As cryptocurrencies grow in popularity and value, they continue to face cyber threats due to their internet-based nature. The most common threats are security breaches targeted at individuals and firms holding significant amounts of digital currencies.
Over the years, as crypto mining has become expensive but still lucrative, cryptojacking has become the latest threat facing virtual currency users.
What is Cryptojacking?
Generally, cryptojacking is the unauthorized use of a computer, tablet, smartphone by a cybercriminal to mine cryptocurrencies. The process is pretty straightforward as all the hacker has to do is send you a malicious link or infect a website with malware. Once you open the link or the website, the malware auto-executes in your device and starts mining cryptos in the background.
The attack might also be targeted at a business’s cloud platform. By hacking into this platform, the cybercriminals tap into the computer resources resulting in increased cloud usage cost at the expense of the business or institution.
You might think that cryptojacking was rampant only in 2017 when the market was booming. On the contrary, recent data suggests that the practice has been on an upward trend even in the bearish market. The reason for this is that as the crypto-market turns bearish, mining doesn’t generate enough profits to cover the resources used. This has led cybercriminals to resort to siphoning computational power from unsuspecting victims as a cheaper and less risky alternative to earning returns.
How to Detect and Recover Cryptojacking
It may be hard to trace a cryptojacking hacker, but that doesn’t mean it is impossible to know if your device is compromised. All it takes is just paying attention to your device’s performance. So, here’s how to find out if your device has been infected with crypto mining scripts.
Cryptojacking codes tend to use a lot of electric power, causing your device to overheat. If left unresolved, overheating can damage other hardware, such as the storage drive leading to expensive repairs. Keep in mind that overheating doesn’t necessarily mean your device has been compromised. It can also be caused by unrelated issues such as a damaged fan or dust clog-up. So, ensure your device is always in good condition to make it easy to detect overheating caused by cryptojacking.
ii) Notice Lag in Performance
Cryptomining code slows down your device’s performance, as it overworks the Central Processing Unit (CPU). You’ll easily notice the lag when performing basic functions such as opening files or typing in details.
Alternatively, you can look at your CPU’s level of usage from the Task Manager tab on your PC or Activity Monitor on a Mac computer. If the CPU usage is higher than usual, then there’s a good chance that the cryptomining script is running in the background.
iii) Scan for Malware
Making use of your device’s security software is one of the best ways of detecting cryptojacking scripts. Although not all scripts can be detected, scanning for these malicious scripts regularly can save you the damage. You should also ensure your security software is always up to date for effectiveness.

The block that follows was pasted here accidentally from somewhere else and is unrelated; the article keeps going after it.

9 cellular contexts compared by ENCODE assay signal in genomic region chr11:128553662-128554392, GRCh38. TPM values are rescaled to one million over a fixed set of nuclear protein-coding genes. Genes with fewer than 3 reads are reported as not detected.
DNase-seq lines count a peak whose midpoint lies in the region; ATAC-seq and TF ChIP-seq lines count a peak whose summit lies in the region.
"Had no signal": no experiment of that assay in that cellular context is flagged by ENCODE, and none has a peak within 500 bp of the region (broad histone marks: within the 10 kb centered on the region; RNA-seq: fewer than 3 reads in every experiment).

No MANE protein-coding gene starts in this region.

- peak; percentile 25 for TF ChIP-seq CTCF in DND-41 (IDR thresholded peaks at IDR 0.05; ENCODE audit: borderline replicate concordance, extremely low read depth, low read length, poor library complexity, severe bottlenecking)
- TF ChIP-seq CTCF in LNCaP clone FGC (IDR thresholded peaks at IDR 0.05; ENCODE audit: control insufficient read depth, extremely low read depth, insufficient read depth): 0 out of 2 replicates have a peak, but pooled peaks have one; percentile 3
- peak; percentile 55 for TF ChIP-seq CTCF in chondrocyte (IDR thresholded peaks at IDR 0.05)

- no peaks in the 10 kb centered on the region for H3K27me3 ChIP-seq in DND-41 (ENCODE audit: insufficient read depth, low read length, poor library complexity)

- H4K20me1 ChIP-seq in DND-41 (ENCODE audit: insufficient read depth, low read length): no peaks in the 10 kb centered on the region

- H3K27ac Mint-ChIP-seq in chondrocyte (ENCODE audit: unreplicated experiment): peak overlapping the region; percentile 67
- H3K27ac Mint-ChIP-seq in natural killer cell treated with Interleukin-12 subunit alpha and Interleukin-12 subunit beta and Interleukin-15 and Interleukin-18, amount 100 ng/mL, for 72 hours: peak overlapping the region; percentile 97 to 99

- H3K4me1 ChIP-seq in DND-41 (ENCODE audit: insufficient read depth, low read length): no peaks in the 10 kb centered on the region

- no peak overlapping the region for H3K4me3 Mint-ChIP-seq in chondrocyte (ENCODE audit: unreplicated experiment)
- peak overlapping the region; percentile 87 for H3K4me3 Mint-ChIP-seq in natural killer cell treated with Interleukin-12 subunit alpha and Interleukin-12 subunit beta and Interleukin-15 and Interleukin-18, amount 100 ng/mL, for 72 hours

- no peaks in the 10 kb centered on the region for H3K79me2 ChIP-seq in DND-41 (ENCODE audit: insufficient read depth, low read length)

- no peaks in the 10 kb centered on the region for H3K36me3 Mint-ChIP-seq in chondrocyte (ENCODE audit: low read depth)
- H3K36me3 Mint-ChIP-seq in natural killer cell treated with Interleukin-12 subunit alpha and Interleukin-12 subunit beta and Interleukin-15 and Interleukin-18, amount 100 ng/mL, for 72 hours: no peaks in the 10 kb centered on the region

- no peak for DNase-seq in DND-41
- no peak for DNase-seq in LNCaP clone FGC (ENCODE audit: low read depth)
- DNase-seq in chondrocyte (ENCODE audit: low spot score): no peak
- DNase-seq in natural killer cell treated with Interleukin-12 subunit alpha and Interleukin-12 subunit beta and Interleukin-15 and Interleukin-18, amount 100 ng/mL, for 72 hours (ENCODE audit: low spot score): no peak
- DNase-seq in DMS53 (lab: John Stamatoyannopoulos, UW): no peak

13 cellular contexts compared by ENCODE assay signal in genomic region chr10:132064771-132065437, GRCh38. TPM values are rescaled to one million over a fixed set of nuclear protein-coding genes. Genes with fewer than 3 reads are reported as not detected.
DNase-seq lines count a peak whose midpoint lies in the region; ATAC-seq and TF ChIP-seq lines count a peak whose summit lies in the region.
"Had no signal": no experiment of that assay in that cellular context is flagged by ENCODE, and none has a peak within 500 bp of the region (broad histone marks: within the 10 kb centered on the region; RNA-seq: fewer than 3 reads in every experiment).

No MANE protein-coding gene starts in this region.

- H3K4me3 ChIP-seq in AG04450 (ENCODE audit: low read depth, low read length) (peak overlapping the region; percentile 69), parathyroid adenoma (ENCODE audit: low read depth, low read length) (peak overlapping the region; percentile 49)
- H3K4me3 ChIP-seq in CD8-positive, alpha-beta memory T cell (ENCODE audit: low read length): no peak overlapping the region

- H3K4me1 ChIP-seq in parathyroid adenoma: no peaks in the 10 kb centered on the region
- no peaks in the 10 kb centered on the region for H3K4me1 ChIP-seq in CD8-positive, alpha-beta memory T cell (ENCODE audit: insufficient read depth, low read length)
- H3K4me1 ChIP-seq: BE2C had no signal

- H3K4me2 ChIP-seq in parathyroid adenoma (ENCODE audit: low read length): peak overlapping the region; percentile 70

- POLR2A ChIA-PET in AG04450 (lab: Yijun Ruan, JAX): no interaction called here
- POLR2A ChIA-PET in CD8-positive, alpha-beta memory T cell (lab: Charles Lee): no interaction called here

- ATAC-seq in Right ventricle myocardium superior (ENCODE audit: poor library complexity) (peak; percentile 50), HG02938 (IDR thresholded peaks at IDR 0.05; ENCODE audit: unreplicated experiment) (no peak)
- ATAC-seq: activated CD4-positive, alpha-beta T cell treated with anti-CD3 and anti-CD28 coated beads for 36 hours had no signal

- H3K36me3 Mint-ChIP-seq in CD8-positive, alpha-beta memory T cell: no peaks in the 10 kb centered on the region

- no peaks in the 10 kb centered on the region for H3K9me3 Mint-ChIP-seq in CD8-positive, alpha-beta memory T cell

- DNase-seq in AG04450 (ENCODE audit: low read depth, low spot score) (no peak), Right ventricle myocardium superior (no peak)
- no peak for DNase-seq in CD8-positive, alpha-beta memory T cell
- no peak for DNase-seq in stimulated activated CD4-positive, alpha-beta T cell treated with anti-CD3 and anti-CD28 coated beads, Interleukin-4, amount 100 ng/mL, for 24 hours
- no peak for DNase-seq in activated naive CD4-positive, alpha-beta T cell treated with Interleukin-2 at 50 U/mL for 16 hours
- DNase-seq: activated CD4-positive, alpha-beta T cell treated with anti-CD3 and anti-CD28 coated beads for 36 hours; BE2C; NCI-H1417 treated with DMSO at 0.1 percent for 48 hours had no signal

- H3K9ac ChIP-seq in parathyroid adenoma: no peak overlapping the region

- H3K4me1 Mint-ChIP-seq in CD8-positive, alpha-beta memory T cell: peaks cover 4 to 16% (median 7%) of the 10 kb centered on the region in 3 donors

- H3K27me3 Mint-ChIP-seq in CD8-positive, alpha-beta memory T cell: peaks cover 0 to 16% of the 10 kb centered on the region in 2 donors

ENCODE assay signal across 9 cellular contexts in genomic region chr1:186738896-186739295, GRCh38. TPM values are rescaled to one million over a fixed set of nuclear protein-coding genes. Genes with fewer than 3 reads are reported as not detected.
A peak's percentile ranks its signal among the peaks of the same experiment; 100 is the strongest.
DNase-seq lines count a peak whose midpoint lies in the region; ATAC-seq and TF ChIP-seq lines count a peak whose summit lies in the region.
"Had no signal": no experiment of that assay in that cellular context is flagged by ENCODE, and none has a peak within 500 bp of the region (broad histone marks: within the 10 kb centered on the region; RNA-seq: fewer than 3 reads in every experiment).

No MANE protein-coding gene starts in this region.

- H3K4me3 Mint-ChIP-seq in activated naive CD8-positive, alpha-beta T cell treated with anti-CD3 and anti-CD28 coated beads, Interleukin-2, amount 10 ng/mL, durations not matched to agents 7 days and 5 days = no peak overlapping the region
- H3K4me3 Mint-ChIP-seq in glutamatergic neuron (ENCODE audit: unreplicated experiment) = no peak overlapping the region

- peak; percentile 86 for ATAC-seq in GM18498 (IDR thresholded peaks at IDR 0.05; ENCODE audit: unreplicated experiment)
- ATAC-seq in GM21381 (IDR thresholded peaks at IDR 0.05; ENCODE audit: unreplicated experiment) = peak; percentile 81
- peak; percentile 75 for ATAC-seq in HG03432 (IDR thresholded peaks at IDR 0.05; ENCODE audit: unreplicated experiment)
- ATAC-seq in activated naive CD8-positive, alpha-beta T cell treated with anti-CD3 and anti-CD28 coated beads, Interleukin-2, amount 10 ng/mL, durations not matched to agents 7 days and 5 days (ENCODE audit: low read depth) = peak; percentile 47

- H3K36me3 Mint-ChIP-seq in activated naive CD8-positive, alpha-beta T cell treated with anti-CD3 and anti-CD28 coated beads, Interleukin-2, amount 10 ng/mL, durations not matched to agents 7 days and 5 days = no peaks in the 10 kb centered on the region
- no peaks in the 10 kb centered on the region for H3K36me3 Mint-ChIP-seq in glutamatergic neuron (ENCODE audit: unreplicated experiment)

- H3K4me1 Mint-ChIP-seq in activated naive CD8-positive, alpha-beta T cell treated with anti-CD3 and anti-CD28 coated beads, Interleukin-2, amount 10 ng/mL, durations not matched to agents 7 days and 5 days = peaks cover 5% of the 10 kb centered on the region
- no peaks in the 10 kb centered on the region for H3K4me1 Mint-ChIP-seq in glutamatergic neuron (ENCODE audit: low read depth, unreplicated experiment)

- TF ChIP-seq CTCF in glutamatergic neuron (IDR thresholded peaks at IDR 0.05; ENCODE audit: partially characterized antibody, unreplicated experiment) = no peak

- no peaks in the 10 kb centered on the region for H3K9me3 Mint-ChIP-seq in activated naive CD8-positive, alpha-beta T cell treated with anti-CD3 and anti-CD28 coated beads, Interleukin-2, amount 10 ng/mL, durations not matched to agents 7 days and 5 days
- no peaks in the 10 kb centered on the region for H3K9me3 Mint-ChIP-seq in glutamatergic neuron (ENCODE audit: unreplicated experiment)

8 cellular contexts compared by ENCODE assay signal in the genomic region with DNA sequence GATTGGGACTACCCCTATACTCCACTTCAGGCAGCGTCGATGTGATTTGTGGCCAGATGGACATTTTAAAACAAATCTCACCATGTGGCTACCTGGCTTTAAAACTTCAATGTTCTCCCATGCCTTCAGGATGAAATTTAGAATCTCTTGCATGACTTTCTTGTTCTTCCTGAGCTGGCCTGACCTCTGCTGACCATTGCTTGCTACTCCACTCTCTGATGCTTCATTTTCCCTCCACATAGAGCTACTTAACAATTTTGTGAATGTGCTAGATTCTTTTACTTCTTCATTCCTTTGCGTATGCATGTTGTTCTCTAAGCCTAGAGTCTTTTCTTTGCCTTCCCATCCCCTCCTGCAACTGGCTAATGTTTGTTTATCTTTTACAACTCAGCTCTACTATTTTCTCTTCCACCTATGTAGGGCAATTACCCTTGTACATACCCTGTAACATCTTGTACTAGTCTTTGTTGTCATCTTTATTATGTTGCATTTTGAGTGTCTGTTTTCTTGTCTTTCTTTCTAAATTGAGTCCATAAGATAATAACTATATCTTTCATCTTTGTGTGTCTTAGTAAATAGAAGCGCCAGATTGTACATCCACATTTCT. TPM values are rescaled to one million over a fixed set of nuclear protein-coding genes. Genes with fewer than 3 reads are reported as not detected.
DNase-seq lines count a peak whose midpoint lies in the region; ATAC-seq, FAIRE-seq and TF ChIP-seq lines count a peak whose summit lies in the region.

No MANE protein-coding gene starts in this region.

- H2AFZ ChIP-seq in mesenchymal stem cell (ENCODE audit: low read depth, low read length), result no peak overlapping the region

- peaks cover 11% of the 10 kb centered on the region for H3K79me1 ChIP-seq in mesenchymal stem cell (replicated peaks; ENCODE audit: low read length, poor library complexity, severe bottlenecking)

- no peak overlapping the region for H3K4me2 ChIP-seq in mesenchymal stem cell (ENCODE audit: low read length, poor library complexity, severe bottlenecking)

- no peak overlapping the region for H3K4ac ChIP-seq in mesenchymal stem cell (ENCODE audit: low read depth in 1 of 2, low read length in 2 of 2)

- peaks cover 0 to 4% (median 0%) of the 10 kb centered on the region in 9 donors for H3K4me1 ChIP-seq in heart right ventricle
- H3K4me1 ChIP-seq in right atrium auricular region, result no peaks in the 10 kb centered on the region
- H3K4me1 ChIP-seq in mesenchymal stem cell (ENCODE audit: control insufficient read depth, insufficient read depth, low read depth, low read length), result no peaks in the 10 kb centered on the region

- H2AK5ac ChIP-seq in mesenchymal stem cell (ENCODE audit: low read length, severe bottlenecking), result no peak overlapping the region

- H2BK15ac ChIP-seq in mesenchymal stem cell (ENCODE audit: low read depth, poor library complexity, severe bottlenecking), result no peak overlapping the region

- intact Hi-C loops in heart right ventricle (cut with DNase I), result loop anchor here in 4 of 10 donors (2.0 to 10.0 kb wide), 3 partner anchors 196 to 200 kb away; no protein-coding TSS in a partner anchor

Additionally, if you own a website, it is advised that you scan for any changes in your code. This is where cybercriminals embed cryptojacking codes, so monitoring your site can help you detect threats early enough.
iv) Keep Tabs on Cryptojacking Trends
Cybercriminals are always improving and devising new ways of siphoning your device’s computational power. Staying on top of the latest trends will help you keep with the script’s improvements as you also learn how to detect them. You can get the latest news on cryptojacking from reliable sources such as CoinDesk, CryptoSlate, and other top cryptocurrency blogs.
With this in mind, let’s look into how you can prevent cryptojacking in the first place.
Ways of Preventing Cryptojacking
Here are some preventative measures you should take to safeguard your device from cryptojacking:
- Security Training
Security training involves building awareness of what cryptojacking attacks look like. This method works perfectly in a business or institutional setting where there are many employees, some of whom aren’t aware of cryptojacking.
Essentially, the training should be aimed at educating employees on cybersecurity tips such as not clicking on phishing emails or suspicious sites, and downloading files from trusted sources only.
You may also consider training your IT team on how to identify various attack methods and necessary actions to take to mitigate the threats.
- Use Anti-Cryptojacking Extensions
Most of the cryptojacking scripts are found in web browsers and online sites. As such, installing trusted anti-cryptojacking extensions such as minerBlock and No Coin is an effective way of preventing cryptojacking. Ad-blockers can also help detect and block malicious scripts.
Cryptojacking is not only a threat to the digital currency community but also to everyone who has a computing device. Like any other cybersecurity threat, it is almost impossible to anticipate cryptojacking or even stop it from happening. The only sure way of dealing with these threats is through the early creation of awareness, detection, and prevention.